A well-trained officer will have been taught to retain his weapon when a criminal is trying to snatch it from his hand or holster. But what does that officer do when he sees another officer being disarmed? Four actual cases below show the options, and the terribly high stakes.
Case One, September 2009, in the Midwest. Two investigators from the district attorney’s office are transporting a career criminal shackled with cuffs and leg irons when he manages to snatch one investigator’s pistol from its holster. At gunpoint, the second investigator is forced to surrender his weapon and unlock the restraints. Stealing their guns and one lawman’s clothing, the felon escapes and remains at large for some time before being recaptured. Already humiliated by the incident, the two detectives are relieved of armed enforcement duties pending complete investigation of the incident, but at least neither one has been shot.
Case Two, shortly prior to Case One above, in a bordering heartland state. Two uniformed officers respond to a domestic dispute. Unexpectedly, a male subject suddenly appears and throws a flaming rag onto the male cop’s head, and then grabs the service pistol out of his holster. He shoots and kills the disarmed officer and then engages in a gunfight with the female officer who, though wounded, valiantly returns fire and kills the cop-killer. One good officer tragically slain, and another seriously wounded, but she has managed to stop what would very likely have been a series of further killings.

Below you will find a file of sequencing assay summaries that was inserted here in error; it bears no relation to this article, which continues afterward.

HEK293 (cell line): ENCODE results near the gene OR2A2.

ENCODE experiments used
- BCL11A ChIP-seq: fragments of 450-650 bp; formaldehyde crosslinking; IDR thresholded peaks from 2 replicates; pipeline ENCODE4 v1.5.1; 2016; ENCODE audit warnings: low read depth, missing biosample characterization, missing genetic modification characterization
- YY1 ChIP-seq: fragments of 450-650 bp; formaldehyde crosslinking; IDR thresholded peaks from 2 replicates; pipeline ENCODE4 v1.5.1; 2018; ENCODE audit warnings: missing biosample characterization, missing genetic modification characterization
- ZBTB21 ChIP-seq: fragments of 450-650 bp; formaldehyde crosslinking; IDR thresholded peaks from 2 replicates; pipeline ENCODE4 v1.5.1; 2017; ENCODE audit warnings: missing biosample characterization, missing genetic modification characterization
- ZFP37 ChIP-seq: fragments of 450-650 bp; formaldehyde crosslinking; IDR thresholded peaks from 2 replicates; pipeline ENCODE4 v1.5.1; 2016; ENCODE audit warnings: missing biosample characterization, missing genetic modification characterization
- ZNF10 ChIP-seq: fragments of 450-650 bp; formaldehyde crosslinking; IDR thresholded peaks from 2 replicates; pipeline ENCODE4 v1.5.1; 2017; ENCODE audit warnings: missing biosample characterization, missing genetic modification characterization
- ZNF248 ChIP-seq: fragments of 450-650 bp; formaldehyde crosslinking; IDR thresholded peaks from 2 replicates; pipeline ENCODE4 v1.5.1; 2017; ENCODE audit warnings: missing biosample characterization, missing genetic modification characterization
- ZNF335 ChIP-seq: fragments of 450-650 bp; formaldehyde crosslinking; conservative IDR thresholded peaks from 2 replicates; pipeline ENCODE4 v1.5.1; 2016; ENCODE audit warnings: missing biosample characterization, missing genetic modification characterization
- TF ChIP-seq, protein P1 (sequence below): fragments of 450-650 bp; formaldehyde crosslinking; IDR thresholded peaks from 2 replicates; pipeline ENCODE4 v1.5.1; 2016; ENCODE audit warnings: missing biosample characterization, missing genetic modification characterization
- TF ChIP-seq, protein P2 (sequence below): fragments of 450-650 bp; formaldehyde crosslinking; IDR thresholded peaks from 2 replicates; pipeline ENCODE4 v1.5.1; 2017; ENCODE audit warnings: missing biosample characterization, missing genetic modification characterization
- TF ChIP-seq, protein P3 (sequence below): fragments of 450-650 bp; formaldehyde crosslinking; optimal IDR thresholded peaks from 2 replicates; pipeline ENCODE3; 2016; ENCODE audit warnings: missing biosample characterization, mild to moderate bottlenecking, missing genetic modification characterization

The snatching of the good guys’ guns by the bad guys, with homicidal results, has been a concern for as long as police have been armed. Modern security holsters designed by such brilliant experts as Bill Rogers have done much to mitigate this, and so has the splendid handgun retention training pioneered by Jim Lindell for the Kansas City Regional Police Academy, and still spearheaded by Jim and his current training organization, the National
Law Enforcement Training Center in Kansas City, Missouri.
Traditionally police handgun retention training has focused on teaching the officer what to do when his or her weapon was under attack. We cannot overlook the importance of teaching our personnel what to do when another officer’s weapon is the subject of the deadly snatch attempt.